WARNING!!!! Be sure to put a sign on the stove to be sure no one turns the oven on while your yogurt is setting. This will help avoid any disasters.
Your first time making yogurt you will need to check on it a few times throughout the setting process to make sure you do not let it go too long. You will know it has turned to yogurt when it has a yogurt-like consistency. Some whey on the top is normal but too much can indicate you have gone too long.
Once your yogurt is ready you can refrigerate as usual and it will last for about a week in the refrigerator. I like to flavor mine with home canned jams or jellies and some delicious homemade granola.
And there you have it! Making yogurt the old-fashioned way. If you try this, let me know in the comments how yours turned out! Enjoy!
Help! I overheated the milk! Is is still okay?
That depends. I have overheated it before up into the low 200’s and it still made yogurt just fine, however, if the temperature gets too high it can possibly not turn into yogurt and you will have to start over.
I have cooled the milk and now there is a weird film covering the top. Did I do something wrong?
This is completely normal and a sign that you have done everything right. It is perfectly fine to continue and add your culture.
i have let my yogurt sit for several hours and it has thickened but it has lots of liquid surrounding it. is it still good?
That depends. It is normal to have what is called “whey” separate from the yogurt. This is a byproduct of the culture and is completely edible. It can be clear or have a yellow tint to it. Whey can be poured off before eating. The longer you let it sit, the more tangy the flavor will be and the more whey will separate. However, if the yogurt has curdled and there is a lot of whey you may have let it sit for too long. grab a spoonful of the yogurt curdle to use as your starter culture and try again.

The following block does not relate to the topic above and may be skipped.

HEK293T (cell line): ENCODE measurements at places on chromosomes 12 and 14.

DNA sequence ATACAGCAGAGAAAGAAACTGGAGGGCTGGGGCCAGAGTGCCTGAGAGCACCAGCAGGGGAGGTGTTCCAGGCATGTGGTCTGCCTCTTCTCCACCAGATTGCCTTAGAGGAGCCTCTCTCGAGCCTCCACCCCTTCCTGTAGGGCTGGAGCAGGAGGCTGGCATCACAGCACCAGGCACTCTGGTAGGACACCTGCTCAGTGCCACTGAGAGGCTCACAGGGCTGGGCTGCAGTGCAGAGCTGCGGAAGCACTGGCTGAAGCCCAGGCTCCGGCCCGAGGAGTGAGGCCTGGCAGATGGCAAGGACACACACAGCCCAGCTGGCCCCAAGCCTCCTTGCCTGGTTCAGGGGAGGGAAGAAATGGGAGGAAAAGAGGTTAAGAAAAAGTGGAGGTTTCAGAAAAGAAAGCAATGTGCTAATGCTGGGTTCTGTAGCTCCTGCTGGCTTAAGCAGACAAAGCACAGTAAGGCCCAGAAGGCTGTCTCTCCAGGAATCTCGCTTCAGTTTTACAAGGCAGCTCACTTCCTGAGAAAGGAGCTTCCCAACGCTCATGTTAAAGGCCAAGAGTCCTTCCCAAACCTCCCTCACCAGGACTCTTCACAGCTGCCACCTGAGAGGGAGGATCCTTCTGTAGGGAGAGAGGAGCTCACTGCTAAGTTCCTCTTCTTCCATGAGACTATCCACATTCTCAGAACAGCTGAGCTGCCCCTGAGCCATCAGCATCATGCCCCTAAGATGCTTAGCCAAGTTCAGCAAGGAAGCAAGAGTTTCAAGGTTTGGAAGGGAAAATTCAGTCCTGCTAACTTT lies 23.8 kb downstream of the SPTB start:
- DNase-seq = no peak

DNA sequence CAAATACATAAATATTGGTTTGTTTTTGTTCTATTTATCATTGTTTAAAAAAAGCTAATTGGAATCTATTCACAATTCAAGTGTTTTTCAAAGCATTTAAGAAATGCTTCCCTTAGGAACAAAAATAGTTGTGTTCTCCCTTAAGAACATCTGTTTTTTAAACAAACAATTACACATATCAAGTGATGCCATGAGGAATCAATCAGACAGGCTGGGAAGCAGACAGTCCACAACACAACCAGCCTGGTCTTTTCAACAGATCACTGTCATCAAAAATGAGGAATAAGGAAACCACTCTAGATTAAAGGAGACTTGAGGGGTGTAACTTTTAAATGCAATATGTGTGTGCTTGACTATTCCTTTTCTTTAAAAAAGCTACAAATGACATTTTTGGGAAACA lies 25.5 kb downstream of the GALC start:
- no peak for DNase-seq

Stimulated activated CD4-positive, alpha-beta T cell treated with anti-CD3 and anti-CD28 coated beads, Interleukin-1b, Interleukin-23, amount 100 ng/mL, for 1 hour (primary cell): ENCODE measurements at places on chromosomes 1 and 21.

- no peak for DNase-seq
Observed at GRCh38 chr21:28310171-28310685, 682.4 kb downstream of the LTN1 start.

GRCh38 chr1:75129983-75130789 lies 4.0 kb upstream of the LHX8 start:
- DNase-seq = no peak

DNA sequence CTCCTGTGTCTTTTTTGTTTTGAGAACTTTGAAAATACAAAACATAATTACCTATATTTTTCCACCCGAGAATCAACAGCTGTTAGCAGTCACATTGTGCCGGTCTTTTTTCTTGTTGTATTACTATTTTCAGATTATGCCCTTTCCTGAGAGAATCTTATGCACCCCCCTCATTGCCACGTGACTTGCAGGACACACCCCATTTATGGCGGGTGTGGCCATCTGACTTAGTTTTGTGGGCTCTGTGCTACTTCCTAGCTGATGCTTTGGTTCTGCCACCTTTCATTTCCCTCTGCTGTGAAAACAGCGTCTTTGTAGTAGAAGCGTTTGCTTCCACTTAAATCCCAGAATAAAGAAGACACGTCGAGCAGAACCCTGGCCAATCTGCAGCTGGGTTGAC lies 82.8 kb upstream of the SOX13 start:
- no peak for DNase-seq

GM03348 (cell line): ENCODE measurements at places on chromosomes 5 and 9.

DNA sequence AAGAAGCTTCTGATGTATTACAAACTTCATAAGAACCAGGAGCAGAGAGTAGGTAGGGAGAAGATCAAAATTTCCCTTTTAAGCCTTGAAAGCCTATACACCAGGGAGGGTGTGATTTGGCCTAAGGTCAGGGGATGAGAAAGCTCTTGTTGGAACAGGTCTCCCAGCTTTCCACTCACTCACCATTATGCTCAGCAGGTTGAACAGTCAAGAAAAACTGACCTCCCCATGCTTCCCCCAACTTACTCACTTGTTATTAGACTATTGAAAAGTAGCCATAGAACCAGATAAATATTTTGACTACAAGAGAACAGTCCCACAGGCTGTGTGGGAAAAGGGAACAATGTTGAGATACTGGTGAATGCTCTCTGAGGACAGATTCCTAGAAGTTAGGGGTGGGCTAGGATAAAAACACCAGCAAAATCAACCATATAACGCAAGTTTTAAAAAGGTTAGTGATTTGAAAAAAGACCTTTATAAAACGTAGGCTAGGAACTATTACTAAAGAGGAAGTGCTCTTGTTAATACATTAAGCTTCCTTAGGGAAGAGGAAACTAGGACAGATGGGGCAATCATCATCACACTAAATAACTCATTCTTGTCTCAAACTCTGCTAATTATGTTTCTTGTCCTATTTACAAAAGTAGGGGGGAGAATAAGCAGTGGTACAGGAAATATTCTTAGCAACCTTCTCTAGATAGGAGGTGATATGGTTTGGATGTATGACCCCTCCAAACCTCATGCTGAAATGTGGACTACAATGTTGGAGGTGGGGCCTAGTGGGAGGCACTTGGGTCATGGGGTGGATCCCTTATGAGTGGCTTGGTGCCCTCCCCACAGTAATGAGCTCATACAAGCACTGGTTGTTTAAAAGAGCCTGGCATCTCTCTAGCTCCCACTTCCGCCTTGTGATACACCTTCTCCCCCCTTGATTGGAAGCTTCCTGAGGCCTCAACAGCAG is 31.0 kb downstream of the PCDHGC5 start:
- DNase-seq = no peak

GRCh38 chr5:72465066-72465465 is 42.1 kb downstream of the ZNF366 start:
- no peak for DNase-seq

It’s been over 12 hours and it is still the consistency of milk. What can I do?
There are multiple things that may have cause this. You didn’t keep it warm enough, you overheated or underheated the milk, you didn’t cool the milk sufficiently before adding your culture, or your culture may have been old or expired. At this point it is best to start over and try again with a new culture.
This yogurt seems really thin…
If you prefer a more Greek yogurt consistency, you can strain it through several layers of cheesecloth for 10 to 20 minutes after it has finished culturing. This will give you a thicker yogurt. A specific Greek Yogurt starter culture makes a thicker yogurt as well but with a tangier taste.
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- Coffee Filter
- Rubber Band
- Food Thermometer
- 1 Quart Milk (skim, 1%, 2%, or Whole) Do Not used Ultra Pasteurized Milk, Pasteurized or raw is fine
- 2 Tbsp Yogurt Starter Culture May use plain yogurt with live and active cultures
- Add 1 quart of milk to a pot and heat on the stove on medium heat to 160o F to 180o F or until the milk starts to climb the sides of the pot.
- Reduce heat slightly and hold temperature for 20-40 minutes
- Cool to lukewarm at about 110o
- Stir starter culture. If using dehydrated culture, add and let sit 5 minutes before stirring in.
- Pour into jar and cover with coffee filter secured by a rubber band
- Set in oven with only the oven light on for 7 to 10 hours until set
- Refrigerate for up to one week